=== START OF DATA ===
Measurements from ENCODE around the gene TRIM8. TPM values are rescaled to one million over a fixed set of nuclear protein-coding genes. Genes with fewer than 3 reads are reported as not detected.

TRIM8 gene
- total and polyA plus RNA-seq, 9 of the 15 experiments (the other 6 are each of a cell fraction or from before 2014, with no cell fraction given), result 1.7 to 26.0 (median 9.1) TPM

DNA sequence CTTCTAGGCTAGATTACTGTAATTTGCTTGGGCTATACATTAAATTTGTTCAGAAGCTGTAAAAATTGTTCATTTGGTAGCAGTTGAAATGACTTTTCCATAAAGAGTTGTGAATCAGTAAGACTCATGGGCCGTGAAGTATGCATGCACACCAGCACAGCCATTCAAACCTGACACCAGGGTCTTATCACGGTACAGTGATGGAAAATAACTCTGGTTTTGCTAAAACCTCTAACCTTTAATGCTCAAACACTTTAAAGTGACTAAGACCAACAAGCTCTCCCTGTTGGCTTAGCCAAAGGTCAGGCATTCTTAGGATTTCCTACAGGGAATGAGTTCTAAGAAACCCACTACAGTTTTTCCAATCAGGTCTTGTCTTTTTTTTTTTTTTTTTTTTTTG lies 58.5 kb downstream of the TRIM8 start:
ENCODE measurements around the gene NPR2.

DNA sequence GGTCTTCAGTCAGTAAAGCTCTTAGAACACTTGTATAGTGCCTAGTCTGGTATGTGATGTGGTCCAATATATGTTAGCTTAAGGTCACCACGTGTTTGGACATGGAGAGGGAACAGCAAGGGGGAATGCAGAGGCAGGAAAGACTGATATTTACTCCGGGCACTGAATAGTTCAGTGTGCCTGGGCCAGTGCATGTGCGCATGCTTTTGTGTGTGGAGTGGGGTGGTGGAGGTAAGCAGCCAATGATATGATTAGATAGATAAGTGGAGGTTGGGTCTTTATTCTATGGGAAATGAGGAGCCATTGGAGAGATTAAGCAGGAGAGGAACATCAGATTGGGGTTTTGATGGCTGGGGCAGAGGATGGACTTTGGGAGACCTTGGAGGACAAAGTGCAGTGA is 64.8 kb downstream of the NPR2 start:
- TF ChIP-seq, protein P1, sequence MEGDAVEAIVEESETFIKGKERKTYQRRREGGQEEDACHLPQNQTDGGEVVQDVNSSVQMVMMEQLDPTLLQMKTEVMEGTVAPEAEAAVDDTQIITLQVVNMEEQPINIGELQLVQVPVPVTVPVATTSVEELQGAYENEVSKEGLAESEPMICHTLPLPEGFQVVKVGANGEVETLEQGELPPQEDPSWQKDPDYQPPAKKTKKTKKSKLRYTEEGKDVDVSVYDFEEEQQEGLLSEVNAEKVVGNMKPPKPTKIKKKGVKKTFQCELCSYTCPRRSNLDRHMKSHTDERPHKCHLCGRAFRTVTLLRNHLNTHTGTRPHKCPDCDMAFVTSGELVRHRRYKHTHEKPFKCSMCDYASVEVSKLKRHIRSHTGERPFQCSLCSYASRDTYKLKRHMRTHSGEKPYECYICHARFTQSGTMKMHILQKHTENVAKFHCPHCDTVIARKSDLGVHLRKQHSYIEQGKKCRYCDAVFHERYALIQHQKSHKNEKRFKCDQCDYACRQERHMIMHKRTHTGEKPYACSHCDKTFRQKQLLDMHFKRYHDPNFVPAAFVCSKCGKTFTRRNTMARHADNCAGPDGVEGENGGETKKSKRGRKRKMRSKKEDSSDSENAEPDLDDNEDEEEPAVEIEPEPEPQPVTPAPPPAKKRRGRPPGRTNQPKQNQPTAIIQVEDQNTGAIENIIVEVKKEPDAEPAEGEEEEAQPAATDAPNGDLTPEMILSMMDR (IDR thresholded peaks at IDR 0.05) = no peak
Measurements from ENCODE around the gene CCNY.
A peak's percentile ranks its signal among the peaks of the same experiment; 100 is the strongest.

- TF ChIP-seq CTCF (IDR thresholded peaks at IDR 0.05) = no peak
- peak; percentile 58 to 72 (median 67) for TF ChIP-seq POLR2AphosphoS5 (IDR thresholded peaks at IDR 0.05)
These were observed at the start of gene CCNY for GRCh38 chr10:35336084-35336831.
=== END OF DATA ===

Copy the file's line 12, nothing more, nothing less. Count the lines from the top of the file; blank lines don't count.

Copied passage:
These were observed at the start of gene CCNY for GRCh38 chr10:35336084-35336831.